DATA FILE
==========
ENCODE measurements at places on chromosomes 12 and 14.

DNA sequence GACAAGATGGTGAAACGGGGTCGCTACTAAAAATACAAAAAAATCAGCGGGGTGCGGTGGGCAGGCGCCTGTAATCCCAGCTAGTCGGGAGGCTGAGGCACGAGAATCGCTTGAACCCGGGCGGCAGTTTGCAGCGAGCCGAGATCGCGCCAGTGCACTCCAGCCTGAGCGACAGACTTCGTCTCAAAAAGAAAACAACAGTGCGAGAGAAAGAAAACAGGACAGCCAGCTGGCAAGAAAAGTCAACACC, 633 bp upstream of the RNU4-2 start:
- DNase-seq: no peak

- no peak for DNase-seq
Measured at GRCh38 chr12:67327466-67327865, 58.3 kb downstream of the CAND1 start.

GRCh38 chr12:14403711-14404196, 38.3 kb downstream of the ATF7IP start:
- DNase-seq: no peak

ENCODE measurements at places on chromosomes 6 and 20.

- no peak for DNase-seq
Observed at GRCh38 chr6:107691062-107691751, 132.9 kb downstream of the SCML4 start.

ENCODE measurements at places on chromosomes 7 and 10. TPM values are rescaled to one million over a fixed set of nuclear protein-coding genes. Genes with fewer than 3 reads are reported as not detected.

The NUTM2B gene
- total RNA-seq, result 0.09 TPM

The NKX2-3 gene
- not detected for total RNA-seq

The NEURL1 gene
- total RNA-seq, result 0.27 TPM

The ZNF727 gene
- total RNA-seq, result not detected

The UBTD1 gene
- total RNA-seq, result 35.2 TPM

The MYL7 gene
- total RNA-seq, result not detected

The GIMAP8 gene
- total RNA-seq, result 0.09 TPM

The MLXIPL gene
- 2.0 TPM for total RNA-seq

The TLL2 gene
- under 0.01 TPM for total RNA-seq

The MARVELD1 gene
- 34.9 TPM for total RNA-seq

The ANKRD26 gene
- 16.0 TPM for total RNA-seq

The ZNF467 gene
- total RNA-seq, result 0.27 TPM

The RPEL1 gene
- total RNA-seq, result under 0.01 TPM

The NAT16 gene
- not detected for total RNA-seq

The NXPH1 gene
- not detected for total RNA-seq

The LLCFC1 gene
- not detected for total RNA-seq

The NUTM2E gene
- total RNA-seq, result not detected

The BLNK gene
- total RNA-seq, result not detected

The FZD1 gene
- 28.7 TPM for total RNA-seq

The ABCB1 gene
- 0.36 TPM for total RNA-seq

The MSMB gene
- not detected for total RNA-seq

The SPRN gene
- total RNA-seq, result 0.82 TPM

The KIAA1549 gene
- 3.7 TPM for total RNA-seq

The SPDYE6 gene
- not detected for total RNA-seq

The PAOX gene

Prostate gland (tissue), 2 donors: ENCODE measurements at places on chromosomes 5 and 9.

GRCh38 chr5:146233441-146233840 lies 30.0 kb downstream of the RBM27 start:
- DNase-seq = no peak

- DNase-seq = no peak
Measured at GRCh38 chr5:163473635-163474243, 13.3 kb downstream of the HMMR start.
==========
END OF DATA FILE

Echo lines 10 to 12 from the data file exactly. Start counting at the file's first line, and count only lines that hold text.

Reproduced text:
Observed at GRCh38 chr6:107691062-107691751, 132.9 kb downstream of the SCML4 start.

ENCODE measurements at places on chromosomes 7 and 10. TPM values are rescaled to one million over a fixed set of nuclear protein-coding genes. Genes with fewer than 3 reads are reported as not detected.

The NUTM2B gene